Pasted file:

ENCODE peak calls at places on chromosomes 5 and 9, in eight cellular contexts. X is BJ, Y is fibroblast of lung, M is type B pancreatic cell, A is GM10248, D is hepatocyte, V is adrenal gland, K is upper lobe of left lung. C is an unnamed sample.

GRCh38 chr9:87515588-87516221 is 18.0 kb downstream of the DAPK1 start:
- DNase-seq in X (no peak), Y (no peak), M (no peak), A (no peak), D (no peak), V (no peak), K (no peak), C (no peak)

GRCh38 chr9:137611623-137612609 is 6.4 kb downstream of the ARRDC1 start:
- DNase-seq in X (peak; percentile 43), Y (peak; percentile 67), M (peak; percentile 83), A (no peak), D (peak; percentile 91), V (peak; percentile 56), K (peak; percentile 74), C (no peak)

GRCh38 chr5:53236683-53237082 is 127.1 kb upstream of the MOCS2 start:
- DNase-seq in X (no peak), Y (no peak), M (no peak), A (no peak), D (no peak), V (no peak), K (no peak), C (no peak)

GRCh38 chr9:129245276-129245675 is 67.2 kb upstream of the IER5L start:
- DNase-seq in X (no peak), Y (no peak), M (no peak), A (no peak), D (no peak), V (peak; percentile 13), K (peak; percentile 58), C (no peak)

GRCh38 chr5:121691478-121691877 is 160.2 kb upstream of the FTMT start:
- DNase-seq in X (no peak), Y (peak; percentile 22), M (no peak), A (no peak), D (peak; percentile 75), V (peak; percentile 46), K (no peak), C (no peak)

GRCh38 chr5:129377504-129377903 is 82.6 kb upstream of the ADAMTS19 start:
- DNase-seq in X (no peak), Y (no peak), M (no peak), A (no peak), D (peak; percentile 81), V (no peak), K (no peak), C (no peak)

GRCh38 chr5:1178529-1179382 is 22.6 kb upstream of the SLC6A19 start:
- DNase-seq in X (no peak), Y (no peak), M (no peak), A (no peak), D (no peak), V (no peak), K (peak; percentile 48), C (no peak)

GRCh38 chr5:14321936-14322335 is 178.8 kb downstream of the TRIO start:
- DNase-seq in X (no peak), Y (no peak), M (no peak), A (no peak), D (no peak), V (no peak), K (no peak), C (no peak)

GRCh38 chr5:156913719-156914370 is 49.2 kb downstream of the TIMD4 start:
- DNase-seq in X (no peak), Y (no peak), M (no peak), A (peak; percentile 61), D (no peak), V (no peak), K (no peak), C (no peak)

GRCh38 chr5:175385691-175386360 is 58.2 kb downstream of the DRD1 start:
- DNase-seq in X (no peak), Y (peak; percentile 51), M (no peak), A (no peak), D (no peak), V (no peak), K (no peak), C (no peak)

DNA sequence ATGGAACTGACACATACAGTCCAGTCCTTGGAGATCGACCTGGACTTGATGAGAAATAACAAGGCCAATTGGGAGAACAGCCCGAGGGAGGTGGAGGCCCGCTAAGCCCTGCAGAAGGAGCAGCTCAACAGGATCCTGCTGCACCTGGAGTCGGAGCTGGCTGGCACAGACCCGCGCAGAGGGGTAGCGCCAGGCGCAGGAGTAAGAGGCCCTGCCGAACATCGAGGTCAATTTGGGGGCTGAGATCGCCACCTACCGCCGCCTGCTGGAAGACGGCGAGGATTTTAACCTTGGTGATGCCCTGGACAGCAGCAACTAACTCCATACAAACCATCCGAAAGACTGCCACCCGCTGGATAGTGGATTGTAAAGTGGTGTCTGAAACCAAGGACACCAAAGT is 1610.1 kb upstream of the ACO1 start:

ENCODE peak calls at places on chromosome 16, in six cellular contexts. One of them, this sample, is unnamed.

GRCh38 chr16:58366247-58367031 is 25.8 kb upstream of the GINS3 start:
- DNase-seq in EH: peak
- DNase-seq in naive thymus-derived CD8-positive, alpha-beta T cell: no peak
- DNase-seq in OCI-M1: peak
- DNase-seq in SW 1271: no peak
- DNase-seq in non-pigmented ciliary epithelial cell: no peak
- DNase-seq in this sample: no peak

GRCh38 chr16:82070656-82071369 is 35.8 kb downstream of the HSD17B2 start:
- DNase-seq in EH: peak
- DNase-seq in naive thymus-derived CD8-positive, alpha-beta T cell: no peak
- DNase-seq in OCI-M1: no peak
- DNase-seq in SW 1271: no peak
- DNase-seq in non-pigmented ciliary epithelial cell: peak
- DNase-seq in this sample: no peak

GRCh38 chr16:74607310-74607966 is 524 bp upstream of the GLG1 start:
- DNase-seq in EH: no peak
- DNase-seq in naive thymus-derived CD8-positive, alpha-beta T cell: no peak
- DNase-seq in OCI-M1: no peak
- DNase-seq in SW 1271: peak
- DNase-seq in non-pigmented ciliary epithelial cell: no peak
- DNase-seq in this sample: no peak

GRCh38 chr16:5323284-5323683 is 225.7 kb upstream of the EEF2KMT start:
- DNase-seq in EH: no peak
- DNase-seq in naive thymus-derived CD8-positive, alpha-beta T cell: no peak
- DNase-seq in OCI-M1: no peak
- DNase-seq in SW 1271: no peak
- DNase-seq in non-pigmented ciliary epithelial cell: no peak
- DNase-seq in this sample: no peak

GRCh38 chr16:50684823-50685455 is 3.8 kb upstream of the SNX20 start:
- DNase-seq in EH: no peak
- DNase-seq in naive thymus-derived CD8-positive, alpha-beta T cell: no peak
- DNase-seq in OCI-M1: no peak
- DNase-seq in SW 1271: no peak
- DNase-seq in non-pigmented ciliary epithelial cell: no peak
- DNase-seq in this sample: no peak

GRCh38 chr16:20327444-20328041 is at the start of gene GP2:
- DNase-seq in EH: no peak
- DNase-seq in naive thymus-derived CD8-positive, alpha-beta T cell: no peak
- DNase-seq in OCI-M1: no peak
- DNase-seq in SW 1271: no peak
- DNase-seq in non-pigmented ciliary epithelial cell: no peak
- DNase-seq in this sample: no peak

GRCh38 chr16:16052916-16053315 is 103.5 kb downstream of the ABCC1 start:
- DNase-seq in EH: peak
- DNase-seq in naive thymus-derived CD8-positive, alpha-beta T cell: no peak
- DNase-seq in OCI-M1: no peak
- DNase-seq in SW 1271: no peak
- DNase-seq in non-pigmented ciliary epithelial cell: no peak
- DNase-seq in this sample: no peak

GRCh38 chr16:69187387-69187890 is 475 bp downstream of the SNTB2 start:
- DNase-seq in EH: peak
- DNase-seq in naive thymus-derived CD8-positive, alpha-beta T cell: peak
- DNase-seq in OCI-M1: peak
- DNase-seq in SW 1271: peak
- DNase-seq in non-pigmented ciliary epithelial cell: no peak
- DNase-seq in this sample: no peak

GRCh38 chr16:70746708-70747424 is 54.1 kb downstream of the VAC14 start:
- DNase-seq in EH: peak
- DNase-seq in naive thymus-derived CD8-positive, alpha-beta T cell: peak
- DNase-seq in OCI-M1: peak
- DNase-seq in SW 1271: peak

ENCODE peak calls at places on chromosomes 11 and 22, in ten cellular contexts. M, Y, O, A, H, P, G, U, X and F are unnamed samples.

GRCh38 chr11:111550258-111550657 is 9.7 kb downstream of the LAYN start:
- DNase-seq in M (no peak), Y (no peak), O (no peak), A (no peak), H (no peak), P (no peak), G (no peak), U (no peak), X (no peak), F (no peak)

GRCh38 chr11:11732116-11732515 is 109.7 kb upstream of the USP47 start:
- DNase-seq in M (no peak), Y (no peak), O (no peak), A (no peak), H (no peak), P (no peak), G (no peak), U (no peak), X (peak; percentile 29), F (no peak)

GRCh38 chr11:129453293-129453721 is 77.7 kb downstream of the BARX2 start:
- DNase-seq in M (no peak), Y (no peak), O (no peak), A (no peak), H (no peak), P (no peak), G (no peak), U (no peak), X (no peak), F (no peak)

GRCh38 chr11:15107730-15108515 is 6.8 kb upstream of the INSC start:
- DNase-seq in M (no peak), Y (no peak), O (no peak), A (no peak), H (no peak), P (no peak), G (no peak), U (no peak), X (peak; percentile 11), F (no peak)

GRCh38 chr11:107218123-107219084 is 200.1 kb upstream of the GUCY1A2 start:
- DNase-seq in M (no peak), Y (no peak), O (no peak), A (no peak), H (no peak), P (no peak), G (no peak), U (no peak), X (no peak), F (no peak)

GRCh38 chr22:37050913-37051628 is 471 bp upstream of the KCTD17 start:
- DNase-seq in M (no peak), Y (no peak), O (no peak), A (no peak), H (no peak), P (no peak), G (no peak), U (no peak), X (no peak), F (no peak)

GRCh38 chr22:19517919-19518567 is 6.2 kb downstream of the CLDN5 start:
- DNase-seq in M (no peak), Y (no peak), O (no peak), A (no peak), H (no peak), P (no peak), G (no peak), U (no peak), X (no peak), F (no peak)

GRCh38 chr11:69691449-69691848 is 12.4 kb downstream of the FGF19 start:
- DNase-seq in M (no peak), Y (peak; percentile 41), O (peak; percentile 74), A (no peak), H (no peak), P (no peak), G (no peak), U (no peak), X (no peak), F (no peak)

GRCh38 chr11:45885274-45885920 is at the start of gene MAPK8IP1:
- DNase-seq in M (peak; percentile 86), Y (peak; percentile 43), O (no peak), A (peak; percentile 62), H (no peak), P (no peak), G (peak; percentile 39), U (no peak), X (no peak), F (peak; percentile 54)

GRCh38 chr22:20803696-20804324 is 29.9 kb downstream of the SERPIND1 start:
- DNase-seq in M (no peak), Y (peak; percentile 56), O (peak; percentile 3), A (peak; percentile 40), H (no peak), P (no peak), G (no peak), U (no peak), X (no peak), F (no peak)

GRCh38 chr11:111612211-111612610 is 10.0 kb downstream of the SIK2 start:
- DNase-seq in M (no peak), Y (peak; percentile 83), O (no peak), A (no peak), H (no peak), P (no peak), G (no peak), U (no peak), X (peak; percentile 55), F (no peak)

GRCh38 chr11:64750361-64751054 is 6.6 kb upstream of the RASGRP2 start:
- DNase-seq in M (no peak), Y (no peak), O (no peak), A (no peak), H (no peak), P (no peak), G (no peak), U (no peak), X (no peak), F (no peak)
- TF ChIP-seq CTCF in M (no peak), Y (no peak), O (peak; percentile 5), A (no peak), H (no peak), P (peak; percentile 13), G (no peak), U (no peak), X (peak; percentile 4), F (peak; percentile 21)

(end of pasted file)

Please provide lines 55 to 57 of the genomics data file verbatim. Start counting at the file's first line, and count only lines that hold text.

- DNase-seq in OCI-M1: no peak
- DNase-seq in SW 1271: no peak
- DNase-seq in non-pigmented ciliary epithelial cell: no peak